Senior fraud alert

Aug 20, 2018
Senior adults using tablet

Fraud is one of the most widespread crimes against seniors in Canada. Perpetrators typically view seniors as easy marks – they’re home during the day, probably have ready access to savings, and may be unaware of how little information a thief needs in order to commandeer a bank account or create a phony credit card.

Here’s a look at some of today’s most popular scams, which have cost seniors anywhere from hundreds to thousands of dollars apiece.

The grandparent scam

A fraudster, often acting as a police officer, phones a grandparent and says that his or her grandchild landed in jail. The unwitting senior wires a specified sum so the grandchild can be released immediately.

The prize scam

Seniors are told by phone or letter that they have won a large cash prize, a car, or trip. The senior just needs to forward a money order to cover contest fees, taxes and legal fees.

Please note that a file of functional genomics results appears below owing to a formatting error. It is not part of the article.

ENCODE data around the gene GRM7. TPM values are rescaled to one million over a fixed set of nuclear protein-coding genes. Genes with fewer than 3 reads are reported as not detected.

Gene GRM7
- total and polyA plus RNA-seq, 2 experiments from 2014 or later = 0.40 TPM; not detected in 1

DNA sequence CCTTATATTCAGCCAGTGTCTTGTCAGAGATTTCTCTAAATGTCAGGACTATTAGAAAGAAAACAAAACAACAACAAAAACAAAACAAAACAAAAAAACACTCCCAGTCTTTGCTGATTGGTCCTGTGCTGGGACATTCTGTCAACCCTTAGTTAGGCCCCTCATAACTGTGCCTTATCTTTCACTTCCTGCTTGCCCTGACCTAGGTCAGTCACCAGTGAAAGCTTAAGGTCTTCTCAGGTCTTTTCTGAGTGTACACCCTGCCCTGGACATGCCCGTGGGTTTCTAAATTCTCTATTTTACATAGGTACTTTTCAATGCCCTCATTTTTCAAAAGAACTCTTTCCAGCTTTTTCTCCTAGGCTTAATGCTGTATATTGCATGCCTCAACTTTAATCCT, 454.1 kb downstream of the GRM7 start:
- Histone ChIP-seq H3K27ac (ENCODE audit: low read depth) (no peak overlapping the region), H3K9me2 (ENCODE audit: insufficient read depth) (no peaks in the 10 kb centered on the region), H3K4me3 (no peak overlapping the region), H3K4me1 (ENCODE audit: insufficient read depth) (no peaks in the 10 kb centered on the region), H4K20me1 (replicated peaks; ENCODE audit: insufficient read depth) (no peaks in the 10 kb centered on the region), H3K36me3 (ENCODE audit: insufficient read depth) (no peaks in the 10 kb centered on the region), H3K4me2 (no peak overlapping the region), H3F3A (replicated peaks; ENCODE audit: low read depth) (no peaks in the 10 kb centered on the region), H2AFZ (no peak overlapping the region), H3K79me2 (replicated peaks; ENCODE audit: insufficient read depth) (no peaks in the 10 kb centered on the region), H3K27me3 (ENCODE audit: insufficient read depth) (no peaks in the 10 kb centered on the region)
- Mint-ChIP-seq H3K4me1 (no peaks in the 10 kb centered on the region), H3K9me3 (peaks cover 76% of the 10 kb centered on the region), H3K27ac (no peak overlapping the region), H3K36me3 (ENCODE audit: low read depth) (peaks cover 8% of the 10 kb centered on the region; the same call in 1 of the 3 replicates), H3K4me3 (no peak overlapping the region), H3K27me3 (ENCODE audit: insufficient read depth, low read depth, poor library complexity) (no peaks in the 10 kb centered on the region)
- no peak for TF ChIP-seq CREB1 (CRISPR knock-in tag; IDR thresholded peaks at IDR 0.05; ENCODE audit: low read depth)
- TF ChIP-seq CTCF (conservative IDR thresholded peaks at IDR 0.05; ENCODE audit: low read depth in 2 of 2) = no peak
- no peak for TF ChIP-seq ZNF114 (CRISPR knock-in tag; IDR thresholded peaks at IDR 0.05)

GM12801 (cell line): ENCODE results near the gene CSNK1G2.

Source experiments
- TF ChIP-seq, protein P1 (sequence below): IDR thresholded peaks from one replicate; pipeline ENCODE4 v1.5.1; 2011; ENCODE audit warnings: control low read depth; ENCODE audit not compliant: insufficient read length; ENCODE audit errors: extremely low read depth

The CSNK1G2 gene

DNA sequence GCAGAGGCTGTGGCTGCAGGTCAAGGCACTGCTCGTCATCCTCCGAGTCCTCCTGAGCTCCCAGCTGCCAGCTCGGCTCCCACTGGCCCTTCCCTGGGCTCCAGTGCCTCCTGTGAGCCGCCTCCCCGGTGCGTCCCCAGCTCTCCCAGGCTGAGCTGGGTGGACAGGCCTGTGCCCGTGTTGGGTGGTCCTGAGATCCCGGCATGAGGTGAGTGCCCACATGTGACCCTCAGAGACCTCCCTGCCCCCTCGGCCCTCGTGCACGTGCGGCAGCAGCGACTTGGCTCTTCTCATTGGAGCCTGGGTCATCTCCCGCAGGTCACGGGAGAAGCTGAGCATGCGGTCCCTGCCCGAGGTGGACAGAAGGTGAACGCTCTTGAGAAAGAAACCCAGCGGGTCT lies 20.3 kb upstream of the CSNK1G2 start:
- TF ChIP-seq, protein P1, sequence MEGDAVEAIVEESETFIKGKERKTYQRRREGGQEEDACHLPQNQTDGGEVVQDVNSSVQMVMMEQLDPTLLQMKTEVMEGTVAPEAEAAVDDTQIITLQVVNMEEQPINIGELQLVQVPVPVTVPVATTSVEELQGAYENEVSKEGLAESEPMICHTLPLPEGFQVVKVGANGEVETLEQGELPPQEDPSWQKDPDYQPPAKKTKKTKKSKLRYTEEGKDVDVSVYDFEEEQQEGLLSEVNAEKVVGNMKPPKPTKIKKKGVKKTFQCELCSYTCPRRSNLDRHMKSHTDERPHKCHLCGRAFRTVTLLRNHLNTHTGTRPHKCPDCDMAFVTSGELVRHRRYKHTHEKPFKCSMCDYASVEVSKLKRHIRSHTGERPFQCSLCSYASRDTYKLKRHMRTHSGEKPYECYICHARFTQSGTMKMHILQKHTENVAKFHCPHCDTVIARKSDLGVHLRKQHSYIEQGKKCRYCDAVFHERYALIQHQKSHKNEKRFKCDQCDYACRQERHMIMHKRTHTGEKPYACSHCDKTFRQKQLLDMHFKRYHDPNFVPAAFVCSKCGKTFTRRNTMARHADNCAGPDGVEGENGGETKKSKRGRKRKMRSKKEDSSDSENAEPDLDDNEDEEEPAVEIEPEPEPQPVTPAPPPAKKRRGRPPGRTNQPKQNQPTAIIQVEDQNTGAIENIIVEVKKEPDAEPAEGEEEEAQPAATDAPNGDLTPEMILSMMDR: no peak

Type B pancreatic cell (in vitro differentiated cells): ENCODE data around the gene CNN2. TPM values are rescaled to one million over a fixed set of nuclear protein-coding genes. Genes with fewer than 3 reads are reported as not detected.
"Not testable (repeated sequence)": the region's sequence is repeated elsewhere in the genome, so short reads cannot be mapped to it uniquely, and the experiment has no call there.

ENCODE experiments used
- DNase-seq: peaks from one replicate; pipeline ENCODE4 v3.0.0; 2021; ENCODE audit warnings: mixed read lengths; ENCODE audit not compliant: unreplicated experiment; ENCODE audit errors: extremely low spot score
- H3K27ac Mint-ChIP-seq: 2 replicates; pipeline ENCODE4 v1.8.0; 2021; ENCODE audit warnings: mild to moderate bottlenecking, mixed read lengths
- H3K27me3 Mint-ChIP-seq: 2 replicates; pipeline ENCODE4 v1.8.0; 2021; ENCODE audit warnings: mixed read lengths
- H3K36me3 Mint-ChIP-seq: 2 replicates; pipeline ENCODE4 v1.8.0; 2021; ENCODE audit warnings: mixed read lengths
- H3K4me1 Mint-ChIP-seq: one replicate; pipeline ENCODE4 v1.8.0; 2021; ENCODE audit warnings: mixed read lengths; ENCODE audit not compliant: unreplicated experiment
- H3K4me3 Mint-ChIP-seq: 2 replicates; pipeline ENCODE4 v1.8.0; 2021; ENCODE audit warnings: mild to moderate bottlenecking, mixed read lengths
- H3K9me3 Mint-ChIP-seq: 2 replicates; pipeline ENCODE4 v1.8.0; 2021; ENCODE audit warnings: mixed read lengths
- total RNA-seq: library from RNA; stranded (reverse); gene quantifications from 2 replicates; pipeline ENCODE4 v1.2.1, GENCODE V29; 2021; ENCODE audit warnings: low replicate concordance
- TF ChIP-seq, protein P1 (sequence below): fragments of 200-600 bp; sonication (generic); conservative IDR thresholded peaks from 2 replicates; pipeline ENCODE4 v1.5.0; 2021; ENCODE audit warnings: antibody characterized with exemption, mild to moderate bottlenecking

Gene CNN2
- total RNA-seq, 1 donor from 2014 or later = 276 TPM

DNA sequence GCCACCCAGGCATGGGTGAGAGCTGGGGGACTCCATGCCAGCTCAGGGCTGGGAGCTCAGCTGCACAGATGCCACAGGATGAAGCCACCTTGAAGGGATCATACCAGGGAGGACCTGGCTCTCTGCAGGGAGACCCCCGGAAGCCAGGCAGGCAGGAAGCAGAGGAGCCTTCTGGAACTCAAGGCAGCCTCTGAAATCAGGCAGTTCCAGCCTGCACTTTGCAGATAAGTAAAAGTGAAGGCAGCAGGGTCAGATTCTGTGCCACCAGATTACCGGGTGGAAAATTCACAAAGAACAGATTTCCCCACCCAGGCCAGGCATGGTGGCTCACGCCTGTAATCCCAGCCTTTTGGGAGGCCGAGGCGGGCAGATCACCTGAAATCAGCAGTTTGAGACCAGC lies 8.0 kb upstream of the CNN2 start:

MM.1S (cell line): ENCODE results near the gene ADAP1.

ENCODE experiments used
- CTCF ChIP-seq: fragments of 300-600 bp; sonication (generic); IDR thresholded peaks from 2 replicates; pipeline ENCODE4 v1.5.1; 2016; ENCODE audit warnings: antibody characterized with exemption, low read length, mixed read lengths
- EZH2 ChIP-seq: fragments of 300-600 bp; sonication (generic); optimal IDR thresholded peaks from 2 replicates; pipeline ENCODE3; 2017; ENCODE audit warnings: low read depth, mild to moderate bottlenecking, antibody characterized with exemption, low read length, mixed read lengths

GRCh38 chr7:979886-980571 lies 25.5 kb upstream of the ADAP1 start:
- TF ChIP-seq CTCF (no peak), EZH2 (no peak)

Contractor scams

Perpetrators say they’re working in the area and have noticed a repair that’s required, such as roof damage: “Don’t pay for labour until you’re satisfied with the completed job – just pay up front for the supplies.”

Victims lose more than their money — they may also lose their sense of security, trust people less, or even become despondent or reclusive.

If you know of any potential victims, you may wish to warn them about hoaxes aimed at seniors. They should double-check any offer or request involving a payment, no matter how urgent or confidential it may seem.

Locate an advisor near you